The Foster Care Association of Victoria has been pleased to support an investigation by the Royal Children's Hospital and Murdoch Children's Research Institute into “Access to health for kids in care”.  Our members undertook an online survey and a good number also attended focus group discussions.Read more...

This newsletter is a popular resource which reaches around 1900 foster carer households every issue. We are aware that for some of our carers don’t go online or use social media sites for information and so we are really keen to continue the publication of this printed newsletter. That said, with the burgeoning community of members using our website, blog, facebook page and e-news, we’ve decided to reduce the printed version of our news down to four issues a year on a seasonal basis. So, welcome to our Quarter 2 - 2019 edition of the Foster Care Association newsletter.Read more...

Foster Care Association of Victoria (FCAV) is embarking on its exciting next phase; to recruit a CEO!Read more...

The Foster Care Association of Victoria conducts an annual review of the state of foster care in Victoria.Read more...

The Centre for Excellence in Child and Family Welfare Inc (The Centre) and the Foster Care Association of Victoria (FCAV) are calling on the next Federal Government to enhance support for foster carers across Australia.Read more...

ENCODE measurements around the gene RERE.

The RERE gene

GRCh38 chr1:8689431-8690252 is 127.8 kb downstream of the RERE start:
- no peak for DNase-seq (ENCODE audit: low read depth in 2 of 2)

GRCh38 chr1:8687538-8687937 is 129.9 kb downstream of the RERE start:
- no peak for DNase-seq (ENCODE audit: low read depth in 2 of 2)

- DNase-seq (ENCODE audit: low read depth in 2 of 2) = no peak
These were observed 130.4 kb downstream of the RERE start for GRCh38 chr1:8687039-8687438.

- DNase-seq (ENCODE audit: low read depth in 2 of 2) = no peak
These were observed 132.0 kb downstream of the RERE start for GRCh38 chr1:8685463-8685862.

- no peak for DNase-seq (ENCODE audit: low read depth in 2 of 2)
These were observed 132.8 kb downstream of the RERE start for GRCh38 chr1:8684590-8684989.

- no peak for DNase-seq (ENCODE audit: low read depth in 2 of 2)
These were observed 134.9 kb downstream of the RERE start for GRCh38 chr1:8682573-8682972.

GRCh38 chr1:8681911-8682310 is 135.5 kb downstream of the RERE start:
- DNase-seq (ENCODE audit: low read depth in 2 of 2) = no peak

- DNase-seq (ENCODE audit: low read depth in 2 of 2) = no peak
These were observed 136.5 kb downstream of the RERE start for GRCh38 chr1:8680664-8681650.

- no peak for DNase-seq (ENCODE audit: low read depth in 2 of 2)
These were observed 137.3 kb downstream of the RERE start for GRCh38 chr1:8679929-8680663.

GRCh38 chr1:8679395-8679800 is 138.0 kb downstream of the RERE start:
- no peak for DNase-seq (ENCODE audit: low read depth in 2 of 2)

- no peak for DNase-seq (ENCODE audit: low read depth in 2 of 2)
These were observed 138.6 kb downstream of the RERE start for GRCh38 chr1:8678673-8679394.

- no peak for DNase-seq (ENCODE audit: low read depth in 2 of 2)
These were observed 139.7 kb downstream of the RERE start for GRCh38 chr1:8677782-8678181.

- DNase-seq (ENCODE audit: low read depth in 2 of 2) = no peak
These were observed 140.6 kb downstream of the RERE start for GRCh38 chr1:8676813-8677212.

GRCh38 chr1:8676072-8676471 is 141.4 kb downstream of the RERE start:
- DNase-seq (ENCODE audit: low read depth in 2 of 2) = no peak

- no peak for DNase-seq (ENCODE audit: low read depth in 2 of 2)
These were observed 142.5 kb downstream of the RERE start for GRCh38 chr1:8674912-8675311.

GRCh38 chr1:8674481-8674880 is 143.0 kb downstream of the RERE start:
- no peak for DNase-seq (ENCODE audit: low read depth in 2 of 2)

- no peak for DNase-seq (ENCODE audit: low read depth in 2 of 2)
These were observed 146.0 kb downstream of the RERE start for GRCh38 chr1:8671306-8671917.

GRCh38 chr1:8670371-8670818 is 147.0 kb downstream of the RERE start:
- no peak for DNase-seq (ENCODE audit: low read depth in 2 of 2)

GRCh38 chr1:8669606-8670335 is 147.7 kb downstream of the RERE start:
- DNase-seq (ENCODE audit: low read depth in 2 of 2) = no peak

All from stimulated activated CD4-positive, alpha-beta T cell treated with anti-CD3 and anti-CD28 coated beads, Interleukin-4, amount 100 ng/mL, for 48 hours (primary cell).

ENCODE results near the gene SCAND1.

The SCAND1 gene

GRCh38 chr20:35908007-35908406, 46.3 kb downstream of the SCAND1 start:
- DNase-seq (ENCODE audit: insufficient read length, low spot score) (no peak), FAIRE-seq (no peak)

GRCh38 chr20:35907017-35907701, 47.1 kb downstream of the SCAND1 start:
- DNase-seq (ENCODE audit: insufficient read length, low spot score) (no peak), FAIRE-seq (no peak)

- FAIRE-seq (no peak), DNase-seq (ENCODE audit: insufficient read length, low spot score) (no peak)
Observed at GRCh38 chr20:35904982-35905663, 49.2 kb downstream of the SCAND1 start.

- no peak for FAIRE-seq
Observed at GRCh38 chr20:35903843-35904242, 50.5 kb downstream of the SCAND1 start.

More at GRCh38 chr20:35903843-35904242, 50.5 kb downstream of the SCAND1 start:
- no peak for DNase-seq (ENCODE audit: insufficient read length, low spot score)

The transitions from home to early childhood education and onto school are important milestones for both children and families. The transition into school is especially significant as “readiness” for school is predictive of long-term academic and occupational achievement. Read more...

Since the launch of the Caring for Carers Program we have hosted the following events for carers:Read more...

There has been no commitment made by either party in the lead up to the election, to cover the cost deficit faced by home-based carers of Victorian children and young people. The Foster Care Association is urging them to take the opportunity to address the disparity in the carer allowance that means the lowest two levels of basic care are underfunding carers by at least $70 per week, per placement. This is on top of the loss of income earning capacity that comes with meeting the needs of children and young people who’ve experienced trauma, neglect and abuse. On top of this shortfall, reimbursement to carers for expenses on things such as speech therapy can take weeks or even be refused. So often, the carer just pays out of pocket to avoid the children in their care missing out and the stress; many cannot afford to keep doing that.Read more...

Information sourced from Child Protection Manual (updated advice) & Australian Passport Offices- Child Welfare or Protective Agencies – A guide to lodging passport applications.Read more...

7 September – 9 September 2018: Gold Coast, AustraliaRead more...